On Friday, Senator Allen Christensen (Republican – Ogden) defended his bill, SB 29 – Utah Marriage Commission Amendments, on the Senate floor – legisiation that would add $20 to the cost of all marriage licenses in the state. Couples would have the ability to receive the $20 back if they attend marriage preparation classes before receiving the license or up to 90 days after the issuance of the license itself; if the rebate goes unclaimed, the funds would be handed over to the Utah Marriage Commission.
In 2016, the Utah Marriage Commission received $300,000 in state funds while, in 2015, approximately 24,300 marriages took place in the state of Utah according to CDC statistics. In order to maintain the Utah Marriage Commission at current levels, more than 60 percent of couples (15,000) would have to fail to claim the fee.
Christensen, Senate Chair of the Social Services Appropriations Subcommittee, would begin by noting that the recently approved state social services budget of $5.5 Billion “takes a lot of money, [and that] a huge amount of this is due to one single reason and that is the breakdown of families. That begins with marriages. Last year there were 10,000 divorces in Utah – and that cost the taxpayers a bunch of money; one estimate is over $200 million a year. This comes from the reality that family fragmentation is the leading cause of poverty, it’s associated with youth delinquency, academic problems, crime, drug use, domestic violence, and a lot more.”
Christensen did not cite the source of this figure, however, Divorcestatistics.info, which is the first Google search to appear when searching for such costs, does state that “the overall cost of getting divorced (emphasis added)…ranges from between $10,000 and $20,000,” which would match Christensen’s $200 million estimate. Worth noting is that this figure is derived from the individual’s aggregate cost, and not the cost borne by the taxpayers as a whole.
Adding that couples often start with significant problems, Christensen felt that it was in the best interest of the individuals and the state to strike before a couple is too committed to simply end the relationship, adding that nine other states have adopted similar measures in an attempt to strengthen marriage. Christensen’s bill would allow for free courses to be provided online if couples are unable or unwilling to attend classes in person.
At time Christensen would switch between calling the $20 a fee and a discount, calling into question the intent of the legislation.
Senator Gene Davis (Democrat – Salt Lake City) attempted to move an amendment similar to one proposed by Senator Luz Escamilla (Democrat – Salt Lake City) when she heard the bill in committee. Though the legislation sets forth specific guidelines related to what constitutes “marriage counseling” Christensen’s legislation does allow for those who receive counseling from a religious organization to be exempt from those standards. This religious exemption means that, in theory, those going through a religious organization would not have to meet the same standards as couples that choose a secular counseling option. Davis’ amendment would have removed this provision.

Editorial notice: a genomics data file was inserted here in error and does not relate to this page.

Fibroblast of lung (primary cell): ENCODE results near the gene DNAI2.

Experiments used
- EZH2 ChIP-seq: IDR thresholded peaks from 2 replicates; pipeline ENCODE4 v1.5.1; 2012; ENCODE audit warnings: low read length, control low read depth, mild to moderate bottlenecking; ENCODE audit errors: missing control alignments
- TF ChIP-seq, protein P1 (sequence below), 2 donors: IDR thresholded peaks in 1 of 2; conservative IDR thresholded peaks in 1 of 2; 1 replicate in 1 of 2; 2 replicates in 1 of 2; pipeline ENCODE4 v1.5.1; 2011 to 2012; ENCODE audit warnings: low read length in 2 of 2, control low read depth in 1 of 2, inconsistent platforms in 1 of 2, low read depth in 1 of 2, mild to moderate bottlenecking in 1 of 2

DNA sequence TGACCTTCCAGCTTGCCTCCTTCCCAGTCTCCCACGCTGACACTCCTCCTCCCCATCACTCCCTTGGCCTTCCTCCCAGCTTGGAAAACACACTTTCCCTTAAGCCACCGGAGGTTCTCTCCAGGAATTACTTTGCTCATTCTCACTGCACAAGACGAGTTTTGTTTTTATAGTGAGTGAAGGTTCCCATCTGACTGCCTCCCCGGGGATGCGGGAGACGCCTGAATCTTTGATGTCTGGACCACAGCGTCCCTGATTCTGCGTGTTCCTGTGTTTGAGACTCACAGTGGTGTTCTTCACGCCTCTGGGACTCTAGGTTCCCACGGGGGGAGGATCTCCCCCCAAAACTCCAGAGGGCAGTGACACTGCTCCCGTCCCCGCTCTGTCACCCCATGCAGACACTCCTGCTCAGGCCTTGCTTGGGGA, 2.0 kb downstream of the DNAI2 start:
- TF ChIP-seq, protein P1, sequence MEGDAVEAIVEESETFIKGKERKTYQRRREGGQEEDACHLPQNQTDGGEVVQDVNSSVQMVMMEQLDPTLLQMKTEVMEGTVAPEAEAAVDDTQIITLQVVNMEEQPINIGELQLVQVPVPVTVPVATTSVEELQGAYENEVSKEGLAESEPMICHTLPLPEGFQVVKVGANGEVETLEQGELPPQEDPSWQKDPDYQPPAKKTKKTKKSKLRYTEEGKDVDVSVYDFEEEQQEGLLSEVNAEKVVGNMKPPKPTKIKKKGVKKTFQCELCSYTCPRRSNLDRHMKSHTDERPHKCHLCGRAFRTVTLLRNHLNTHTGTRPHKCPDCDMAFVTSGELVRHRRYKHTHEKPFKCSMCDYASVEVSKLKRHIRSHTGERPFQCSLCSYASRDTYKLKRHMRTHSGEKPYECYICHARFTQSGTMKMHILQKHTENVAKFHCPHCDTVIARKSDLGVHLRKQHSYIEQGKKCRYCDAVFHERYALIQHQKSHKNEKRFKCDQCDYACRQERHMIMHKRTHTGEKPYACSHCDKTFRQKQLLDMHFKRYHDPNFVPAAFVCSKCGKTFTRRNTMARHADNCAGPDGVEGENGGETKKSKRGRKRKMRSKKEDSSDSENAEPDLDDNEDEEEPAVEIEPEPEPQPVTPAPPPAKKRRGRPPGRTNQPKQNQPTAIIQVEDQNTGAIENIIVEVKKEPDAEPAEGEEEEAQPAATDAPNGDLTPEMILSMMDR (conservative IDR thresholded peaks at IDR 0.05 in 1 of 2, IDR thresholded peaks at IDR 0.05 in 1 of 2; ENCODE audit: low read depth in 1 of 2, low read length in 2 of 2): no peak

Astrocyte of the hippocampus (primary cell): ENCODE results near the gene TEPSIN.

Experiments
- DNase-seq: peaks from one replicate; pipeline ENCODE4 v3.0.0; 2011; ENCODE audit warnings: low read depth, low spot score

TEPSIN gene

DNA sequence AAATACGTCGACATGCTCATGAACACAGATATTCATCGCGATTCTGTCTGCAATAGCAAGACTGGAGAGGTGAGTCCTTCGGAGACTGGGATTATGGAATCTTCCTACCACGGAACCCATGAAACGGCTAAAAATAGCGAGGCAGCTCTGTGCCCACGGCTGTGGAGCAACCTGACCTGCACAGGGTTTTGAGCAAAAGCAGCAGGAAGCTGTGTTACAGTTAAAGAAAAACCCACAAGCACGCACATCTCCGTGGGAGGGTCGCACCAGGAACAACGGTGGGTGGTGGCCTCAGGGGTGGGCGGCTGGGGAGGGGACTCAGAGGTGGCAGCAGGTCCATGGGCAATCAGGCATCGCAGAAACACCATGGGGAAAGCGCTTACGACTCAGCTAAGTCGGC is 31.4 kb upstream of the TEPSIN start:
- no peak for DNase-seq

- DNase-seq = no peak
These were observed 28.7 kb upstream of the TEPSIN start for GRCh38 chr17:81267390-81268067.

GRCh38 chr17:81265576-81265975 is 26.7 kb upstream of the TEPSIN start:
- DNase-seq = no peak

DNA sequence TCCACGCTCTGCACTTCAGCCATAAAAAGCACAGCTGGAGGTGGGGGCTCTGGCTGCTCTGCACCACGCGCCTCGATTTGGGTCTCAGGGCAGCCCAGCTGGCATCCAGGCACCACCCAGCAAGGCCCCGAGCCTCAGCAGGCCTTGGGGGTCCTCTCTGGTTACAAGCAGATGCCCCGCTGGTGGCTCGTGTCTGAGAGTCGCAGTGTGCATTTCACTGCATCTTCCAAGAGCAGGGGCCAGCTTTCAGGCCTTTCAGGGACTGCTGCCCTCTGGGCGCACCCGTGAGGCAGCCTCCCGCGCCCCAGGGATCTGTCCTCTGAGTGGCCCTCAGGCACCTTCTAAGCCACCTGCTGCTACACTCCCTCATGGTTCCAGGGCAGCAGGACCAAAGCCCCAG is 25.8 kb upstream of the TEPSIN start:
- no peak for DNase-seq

“By excluding some organizations,” Escamilla stated, “we are basically giving them some opportunity to potentially, education the opposite [of what the bill wishes to be taught]…they can teach more of this – and I think religious orginziations will probably teach more than this…we are not restricting them from teaching more, but by saying you are exempt from teaching minimum requirements it is actually counterproductive.”
Despite what sounded like a close voice vote in favor of the amendment, the proposal would fail after a headcount – meaning the religious provision would remain.
Escamilla would close with an explanation of her forthcoming no vote.
“If these classes are critical…I am not sure how, in good faith, anyone can allow organizations to teach what they want to teach without following the minimum topics. If we are already making a statement about what those minimum requirements are and we are saying ‘they shall teach this as a minimum’ and saying ‘but if you are of a religious organization, we just happen to exempt that’ I’m concerned that religious organizations, maybe not the biggest and the largest in this state, such as the LDS or Catholic Church, [but I’m concerned that] they could potentially educate the exact opposite of what we are stating as a state. That really hurts the process and we might as well tell them not to teach anything and just get the exemption and fund the Utah Marriage Commission. So, I will oppose this bill.”
Bill would pass second reading 17-12, and will have one final vote in the Senate. If it passes, it will then move on to the House for its consideration.